ZENith 1.52: Enhancing ZENworks for Desktops
Articles and Tips: article
01 Jul 2001
Novell's ZENworks for Desktops goes a long way toward simplifying the management of Windows workstations. If you want to make a good thing better, however, ZENith 1.52 from Performing PCs automates many of the tasks that ZENworks for Desktops allows you to perform.
In fact, ZENith originated from the consulting arm of Performing PCs. These consultants were looking for ways to automate repetitive ZENworks tasks. They created a list of the things they wished ZENworks could do and gave this list to Performing PCs developers. With that, ZENith was born.
I reviewed ZENith 1.52 and found it to be a great add-on tool for ZENworks for Desktops. ZENith 1.52 takes ZENworks functionality to the next level. (ZENith 1.52 requires that you are running any version of ZENworks for Desktops.)
ZENith 2.0 will be available this month. In addition to offering more features, ZENith 2.0 will support ZENworks Firestarter, the next version of ZENworks for Desktops. (For more information about ZENworks Firestarter, see "ZENworks for Desktops: The Next Release," Novell Connection, June 2001, pp. 32-33.)
GOOD, BETTER, AND BEST?
With ZENworks for Desktops, hereafter called simply ZENworks, you no longer have to physically visit each workstation to deploy applications and troubleshoot workstation problems. However, you must still spend some time configuring ZENworks Application objects.
ZENith 1.52 works with ZENworks for Desktops to make managing multiple sites easier. In other words, ZENith 1.52 makes ZENworks more "zen-like."
Three components comprise ZENith 1.52:
You access each component separately from the ZENith 1.52 menu folder that is created when you install the product. You should install ZENith 1.52 on the workstation from which you run ZENworks for Desktops. When you install ZENith 1.52, the installation program also installs online help.
As you are aware, the Globally Unique Identifier (GUID) is a unique 32-digit hexadecimal number that identifies every Application object. ZENworks uses the GUID to track applications that have been installed on workstations.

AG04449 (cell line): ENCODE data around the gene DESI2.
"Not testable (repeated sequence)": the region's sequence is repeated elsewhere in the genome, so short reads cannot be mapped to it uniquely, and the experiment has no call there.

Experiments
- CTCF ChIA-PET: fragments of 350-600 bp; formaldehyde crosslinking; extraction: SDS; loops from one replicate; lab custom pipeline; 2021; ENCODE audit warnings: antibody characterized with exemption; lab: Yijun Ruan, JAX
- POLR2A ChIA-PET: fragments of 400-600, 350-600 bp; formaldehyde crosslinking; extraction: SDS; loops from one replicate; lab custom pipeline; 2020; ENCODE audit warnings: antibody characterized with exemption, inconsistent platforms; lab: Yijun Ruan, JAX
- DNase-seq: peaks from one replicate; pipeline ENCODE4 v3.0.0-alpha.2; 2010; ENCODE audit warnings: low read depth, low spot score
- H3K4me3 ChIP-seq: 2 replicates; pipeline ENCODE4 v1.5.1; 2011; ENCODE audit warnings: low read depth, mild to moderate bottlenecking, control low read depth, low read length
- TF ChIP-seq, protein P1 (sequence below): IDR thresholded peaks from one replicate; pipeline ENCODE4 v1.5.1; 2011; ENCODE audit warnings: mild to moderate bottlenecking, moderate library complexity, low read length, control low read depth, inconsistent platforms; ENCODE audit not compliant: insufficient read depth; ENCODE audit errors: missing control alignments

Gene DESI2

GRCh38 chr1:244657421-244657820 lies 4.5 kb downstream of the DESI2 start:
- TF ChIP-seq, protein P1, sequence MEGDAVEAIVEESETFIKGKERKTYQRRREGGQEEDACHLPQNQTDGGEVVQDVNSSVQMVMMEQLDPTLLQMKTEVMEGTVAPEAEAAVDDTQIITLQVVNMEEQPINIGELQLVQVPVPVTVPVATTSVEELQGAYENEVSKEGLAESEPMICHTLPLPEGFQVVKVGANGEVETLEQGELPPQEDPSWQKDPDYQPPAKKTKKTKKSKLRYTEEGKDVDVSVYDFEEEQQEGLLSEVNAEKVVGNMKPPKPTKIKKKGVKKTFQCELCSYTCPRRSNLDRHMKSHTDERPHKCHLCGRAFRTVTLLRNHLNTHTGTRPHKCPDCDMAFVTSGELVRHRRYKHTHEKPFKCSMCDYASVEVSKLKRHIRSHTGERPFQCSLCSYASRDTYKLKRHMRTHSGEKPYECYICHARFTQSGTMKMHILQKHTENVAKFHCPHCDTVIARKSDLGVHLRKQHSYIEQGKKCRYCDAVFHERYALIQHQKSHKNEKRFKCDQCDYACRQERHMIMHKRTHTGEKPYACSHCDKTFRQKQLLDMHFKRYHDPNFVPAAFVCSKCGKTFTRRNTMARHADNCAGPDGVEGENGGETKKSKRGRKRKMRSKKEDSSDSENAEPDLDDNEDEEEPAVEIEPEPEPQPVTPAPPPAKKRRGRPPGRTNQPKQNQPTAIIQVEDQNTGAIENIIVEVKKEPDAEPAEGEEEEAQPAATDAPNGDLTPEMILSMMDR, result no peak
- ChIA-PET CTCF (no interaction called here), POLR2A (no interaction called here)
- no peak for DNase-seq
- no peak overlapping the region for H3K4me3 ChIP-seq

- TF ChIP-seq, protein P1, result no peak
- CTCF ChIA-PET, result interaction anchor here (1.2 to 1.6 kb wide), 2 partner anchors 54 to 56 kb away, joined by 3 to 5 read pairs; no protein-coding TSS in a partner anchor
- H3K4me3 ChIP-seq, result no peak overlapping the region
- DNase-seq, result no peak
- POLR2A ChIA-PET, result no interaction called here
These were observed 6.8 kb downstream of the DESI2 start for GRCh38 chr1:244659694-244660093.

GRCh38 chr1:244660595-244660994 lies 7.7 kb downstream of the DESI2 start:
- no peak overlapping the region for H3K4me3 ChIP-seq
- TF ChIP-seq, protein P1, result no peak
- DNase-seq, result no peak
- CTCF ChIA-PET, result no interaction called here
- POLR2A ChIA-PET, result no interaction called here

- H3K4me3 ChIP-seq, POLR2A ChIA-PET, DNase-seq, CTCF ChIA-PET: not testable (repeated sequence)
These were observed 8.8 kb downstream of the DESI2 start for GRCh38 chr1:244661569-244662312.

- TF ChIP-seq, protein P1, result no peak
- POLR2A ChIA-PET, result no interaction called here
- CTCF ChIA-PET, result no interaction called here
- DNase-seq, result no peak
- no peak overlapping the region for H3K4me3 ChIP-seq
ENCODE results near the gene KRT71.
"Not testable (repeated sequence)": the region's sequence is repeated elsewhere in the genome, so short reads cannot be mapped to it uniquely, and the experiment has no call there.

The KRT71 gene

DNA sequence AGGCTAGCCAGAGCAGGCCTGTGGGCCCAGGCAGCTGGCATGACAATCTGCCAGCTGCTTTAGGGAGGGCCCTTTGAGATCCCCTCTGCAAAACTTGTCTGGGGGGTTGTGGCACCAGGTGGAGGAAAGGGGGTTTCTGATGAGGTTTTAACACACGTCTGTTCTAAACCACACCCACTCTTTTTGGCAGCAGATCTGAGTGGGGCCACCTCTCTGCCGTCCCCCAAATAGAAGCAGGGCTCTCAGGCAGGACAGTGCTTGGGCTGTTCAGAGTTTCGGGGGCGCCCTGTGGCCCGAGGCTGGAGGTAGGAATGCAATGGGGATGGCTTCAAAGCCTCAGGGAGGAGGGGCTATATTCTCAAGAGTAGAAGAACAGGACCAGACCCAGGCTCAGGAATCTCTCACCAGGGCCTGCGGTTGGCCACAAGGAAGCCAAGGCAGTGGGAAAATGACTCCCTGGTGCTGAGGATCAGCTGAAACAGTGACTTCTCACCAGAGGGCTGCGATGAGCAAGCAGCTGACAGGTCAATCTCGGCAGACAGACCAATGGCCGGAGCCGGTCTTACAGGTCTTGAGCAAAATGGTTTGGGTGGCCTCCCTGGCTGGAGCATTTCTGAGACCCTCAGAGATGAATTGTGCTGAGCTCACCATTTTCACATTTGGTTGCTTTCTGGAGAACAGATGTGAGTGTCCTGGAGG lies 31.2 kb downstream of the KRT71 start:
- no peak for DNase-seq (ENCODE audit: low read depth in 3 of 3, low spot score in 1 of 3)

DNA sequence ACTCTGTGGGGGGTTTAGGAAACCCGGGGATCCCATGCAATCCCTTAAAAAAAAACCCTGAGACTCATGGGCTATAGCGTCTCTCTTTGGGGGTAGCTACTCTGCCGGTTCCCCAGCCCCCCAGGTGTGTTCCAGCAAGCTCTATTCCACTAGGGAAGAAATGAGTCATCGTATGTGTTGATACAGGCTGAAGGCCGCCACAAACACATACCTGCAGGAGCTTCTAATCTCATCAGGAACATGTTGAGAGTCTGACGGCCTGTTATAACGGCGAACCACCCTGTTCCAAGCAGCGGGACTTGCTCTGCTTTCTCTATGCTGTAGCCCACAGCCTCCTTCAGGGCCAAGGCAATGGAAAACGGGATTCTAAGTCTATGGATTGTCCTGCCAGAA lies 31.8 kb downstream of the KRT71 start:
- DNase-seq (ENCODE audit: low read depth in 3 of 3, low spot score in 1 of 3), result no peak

When users click a ZENworks Application object on their desktop, ZENworks copies the necessary files to the users' workstation and sets up the registry according to the policies you have established. In the registry, ZENworks stamps the GUID to say this application has been deployed. The next time users click the same Application object, ZENworks recognizes that the GUID has already been deployed and simply launches the application.
GUIDs are a good thing, but you must manage them carefully. For example, suppose you deploy four Microsoft Office applications to users' workstations. To launch each application--Word, Excel, Access, and PowerPoint--users click on the corresponding Application object. If these Application objects have different GUIDs and users click on the Word Application object, ZENworks installs all of Office again. If users then click on the Excel Application object, ZENworks once again installs all of Office.
To solve this problem, ZENworks allows you to synchronize the GUIDs. You shift-click the Application object icon for Word, Excel, Access, and PowerPoint and select synchronize. ZENworks generates a whole new GUID and applies it to all four applications. When users click the Word icon, ZENworks installs Office. Then when users click the Excel icon, that GUID is already stamped in the registry; ZENworks simply launches Excel.
ZENith 1.52--The Next Level
After you synchronize GUIDs for a group of Application objects, you cannot synchronize additional Application objects to the same GUID. For example, suppose that some users want to use Binder in addition to the other four Office applications you deployed. To make Binder available, you must create another Application object that has the same configuration but uses another executable, BINDER.EXE.
Because you cannot apply the same GUID to Binder, you must synchronize Binder with the other four applications in the suite, thereby generating a new GUID. As a result, the next time users launch an Office application, ZENworks deploys the entire Office suite. Imagine the ramifications to your company's network if only 10 percent of users launch Word before 9 a.m.
ZENith's GUID Manager enables you to add Binder to the existing Office Application object without changing the GUID. You can synchronize or unsynchronize specific Application objects and retain original GUIDs.
In addition, if you change the GUID, GUID Manager automatically changes any applications that are synchronized to that GUID in that container. For example, if you use GUID Manager to change the GUID for Word and that GUID is synchronized with Word, Excel, Access, PowerPoint, and Binder, GUID Manager automatically changes the GUIDs for the other four products.
You can also use GUID Manager to undo a synchronization that you have already performed. For example, suppose that you use ZENworks to synchronize the GUIDs of several large applications. After you perform the synchronization, however, you realize that you inadvertently included Word in the synchronization. As a result, when hundreds of users log in the next morning, ZENworks will reinstall Word on each of their workstations. At 200 MB for each deployment, the network will quickly slow to a crawl.